I'm litigating an adult guardianship case. It isn't the first time I've done one. As a general rule, there is, at least, a lawyer for the person asking for a guardianship, a court appointed visitor (social work who sees what's going on), a court appointed lawyer for the person upon whom a guardian is to be imposed, and a court appointed guardian ad litem for the person to have a guardian impose, in addition to a judge and a judge's division clerk involved. A physician's letter from none of those people is preferred. There is an emergency guardianship option, but the usual process takes about two months. Sometimes more lawyers are involved if there are disputes over who should be appointed. Sometimes, adult protective services is involved.

On one hand, the concern that the process not put an adult in a subordinated position with reduced autonomy rights without adequate due process is legitimate. On the other hand, the process puts a lot of barriers in the way of getting help and intervention to people who, by definition, aren't able to reasonably manage their own affairs and are highly vulnerable to manipulation in any formal process. We put a lot of highly paid professionals in place to check and balance each other, instead of placing greater trust into fewer people at a lower cost. I have to think that this isn't the optimal system. We should have a system that is more pro-active and doesn't pose quite such high barriers to intervention, perhaps with more pro-active follow up and supervision of fiduciaries that extends beyond a paper record.

The thing is that, whether or not they get it, lots of people, maybe half or more, are going to spend some time in their lives when they need, or would benefit from, transitioning to having someone who can make decisions for them. An adversarial model for securing this situation, and a placing a premium on autonomy, which makes sense for most of one's adult life, even in times of physical illness, isn't optimal for lots of people at the end of their lives.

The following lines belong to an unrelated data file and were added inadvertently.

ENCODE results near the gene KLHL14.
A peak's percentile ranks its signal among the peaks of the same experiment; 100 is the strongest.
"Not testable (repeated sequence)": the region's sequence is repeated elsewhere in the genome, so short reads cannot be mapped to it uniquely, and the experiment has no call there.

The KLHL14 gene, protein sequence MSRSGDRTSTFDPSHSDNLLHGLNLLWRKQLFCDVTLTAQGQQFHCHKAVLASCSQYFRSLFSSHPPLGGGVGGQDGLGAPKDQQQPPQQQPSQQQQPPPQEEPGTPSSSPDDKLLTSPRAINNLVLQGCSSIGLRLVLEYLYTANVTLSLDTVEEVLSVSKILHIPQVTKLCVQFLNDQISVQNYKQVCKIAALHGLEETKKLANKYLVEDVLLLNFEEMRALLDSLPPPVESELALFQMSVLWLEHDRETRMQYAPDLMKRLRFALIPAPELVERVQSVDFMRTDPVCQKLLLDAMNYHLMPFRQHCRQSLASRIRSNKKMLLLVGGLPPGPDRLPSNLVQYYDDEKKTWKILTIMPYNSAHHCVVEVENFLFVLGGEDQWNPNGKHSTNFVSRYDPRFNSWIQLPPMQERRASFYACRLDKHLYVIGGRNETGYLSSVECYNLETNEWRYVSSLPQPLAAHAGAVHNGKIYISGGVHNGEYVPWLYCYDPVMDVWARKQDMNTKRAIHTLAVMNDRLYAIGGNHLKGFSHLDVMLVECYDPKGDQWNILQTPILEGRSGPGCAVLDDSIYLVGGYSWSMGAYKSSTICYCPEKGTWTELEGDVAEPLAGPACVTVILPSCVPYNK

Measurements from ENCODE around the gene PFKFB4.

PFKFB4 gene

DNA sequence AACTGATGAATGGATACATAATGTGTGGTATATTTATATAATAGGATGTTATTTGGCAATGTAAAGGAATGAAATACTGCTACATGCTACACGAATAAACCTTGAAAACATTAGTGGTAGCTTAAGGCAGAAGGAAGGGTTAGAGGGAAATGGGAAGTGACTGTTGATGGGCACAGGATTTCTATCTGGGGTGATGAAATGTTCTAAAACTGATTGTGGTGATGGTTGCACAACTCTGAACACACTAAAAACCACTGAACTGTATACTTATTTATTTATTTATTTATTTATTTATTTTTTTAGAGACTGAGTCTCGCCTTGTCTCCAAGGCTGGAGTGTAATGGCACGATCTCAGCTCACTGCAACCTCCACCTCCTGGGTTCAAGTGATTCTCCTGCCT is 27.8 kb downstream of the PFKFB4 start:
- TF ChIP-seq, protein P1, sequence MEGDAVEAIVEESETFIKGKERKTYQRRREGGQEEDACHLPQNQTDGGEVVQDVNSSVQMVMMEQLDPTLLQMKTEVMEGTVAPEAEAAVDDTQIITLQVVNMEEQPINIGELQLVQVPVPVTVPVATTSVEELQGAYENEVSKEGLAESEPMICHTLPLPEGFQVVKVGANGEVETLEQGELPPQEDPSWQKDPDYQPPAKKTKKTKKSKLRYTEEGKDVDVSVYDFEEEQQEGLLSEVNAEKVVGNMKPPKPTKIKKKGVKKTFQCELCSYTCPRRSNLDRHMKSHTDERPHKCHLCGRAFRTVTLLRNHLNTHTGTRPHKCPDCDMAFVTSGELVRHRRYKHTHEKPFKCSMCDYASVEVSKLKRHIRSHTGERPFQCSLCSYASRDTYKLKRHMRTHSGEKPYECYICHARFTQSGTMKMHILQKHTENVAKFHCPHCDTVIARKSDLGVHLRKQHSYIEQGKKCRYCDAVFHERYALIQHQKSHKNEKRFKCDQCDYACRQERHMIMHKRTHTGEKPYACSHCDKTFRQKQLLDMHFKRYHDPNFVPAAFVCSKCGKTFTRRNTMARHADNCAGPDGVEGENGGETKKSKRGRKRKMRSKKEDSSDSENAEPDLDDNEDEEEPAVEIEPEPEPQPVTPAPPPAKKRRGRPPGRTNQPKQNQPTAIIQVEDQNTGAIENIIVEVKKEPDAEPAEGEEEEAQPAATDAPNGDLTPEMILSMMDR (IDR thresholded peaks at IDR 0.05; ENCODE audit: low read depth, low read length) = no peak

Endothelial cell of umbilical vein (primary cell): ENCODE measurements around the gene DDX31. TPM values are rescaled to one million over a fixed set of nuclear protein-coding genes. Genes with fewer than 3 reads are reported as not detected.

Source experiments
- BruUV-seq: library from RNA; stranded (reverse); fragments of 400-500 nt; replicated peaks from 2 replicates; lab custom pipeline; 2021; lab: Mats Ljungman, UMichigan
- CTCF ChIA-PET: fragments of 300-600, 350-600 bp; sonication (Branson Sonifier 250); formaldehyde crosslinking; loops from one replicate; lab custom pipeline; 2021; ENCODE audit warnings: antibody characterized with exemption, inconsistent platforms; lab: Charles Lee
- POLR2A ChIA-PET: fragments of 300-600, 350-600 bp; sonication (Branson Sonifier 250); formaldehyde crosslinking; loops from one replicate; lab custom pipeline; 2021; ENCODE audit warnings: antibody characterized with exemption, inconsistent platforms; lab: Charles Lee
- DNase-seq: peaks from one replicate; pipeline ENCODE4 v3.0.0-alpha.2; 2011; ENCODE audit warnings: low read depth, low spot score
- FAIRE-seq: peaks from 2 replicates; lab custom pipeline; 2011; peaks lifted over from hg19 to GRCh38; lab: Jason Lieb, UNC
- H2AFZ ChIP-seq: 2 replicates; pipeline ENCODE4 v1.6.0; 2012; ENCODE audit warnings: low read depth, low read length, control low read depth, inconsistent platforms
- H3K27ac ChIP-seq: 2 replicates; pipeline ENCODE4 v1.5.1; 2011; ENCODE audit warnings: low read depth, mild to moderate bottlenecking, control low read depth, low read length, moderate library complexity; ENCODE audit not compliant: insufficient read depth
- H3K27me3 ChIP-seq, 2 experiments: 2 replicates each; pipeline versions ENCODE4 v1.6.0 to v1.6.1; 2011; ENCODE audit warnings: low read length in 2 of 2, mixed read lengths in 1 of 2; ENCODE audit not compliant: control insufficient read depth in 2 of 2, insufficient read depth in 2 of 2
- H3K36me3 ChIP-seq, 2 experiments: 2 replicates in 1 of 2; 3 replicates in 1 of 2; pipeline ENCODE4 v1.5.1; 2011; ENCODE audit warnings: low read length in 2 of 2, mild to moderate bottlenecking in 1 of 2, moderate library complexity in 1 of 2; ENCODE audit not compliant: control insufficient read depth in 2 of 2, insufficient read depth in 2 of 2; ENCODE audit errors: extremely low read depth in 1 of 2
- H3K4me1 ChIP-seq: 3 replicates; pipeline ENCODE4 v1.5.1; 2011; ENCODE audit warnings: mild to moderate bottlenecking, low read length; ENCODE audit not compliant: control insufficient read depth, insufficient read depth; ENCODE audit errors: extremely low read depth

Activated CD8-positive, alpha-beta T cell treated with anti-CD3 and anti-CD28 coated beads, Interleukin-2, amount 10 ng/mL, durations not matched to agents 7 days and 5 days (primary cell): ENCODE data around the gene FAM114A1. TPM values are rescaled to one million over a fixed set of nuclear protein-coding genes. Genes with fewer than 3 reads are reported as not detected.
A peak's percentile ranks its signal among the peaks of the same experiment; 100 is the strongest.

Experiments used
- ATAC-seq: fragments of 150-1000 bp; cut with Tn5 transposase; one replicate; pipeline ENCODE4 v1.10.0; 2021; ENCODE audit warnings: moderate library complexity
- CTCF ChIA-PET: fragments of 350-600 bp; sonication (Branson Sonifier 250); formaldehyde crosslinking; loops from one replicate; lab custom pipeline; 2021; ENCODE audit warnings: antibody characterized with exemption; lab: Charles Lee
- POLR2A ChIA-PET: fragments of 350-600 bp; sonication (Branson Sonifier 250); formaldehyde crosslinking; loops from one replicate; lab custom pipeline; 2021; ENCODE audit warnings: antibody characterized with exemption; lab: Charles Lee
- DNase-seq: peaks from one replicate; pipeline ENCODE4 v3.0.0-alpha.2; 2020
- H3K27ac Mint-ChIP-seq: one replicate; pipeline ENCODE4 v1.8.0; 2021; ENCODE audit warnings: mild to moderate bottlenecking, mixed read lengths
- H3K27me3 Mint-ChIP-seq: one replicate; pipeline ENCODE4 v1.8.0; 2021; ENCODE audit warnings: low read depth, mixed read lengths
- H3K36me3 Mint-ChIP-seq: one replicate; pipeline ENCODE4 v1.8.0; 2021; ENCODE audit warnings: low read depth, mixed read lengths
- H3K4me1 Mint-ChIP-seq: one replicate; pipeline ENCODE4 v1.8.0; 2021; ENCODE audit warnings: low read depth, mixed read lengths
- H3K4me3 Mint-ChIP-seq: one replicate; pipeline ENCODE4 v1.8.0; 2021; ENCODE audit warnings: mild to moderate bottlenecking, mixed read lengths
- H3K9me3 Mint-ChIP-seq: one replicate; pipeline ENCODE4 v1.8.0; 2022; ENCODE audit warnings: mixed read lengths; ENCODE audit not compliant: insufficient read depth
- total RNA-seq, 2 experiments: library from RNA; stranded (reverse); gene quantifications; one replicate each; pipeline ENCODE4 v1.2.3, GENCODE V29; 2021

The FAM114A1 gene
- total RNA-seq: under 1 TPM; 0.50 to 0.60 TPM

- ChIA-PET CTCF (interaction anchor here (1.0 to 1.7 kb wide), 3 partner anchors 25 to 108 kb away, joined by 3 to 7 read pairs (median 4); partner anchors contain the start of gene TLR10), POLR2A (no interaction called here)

Mental health care, likewise, really ought to be more pro-active. And, the assumptions of the physical health care system, which is oriented towards a "cure" of temporary illnesses and injuries, really isn't appropriate for a large share of mental health care conditions which are congenital or at least permanent. Symptom management is the concern, not a "cure". The push for mental and physical health care parity may have been a good transitional way to leverage more insurance coverage and access to mental health care, but the truth is that they are fairly disjoint and efficiently providing each involves different professionals. The privacy concerns are different. The kind of treatment setting that is needed is different. We should have systems in place to pro-actively intervene in the face of predictable crisis situations. 

18 March 2024

Historical Causation And The Deep Future

Unless there is strong evidence to the contrary, it is safe to assume that the chain of causation for historical events is:

Climate change and new technology ==> New economic realities ==> Changing cultural norms ==> Changing politics, changing religious views, new laws, and new wars.

While individuals aren't irrelevant in history and drive the particulars of how it plays out, the Marxist concept of economic determinism is more right than it is wrong. If particular people at particular times in history had acted differently, an Arian Christianity or the cult of Mithras or Rabbinic Judaism or Zoroastrianism might have become dominant in Europe, instead of the version of Christian Orthodoxy orchestrated by Emperor Constantine, of the world we live in. If certain battles and events had come out differently, England might have been French speaking, and Ireland might predominantly speak a Celtic language. The United States might have been a constitutional monarchy under George Washington's dynasty, and the Confederate States of America might still exist today. But the technological, economic, and cultural character of those alternate histories would have been similar no matter how they got there.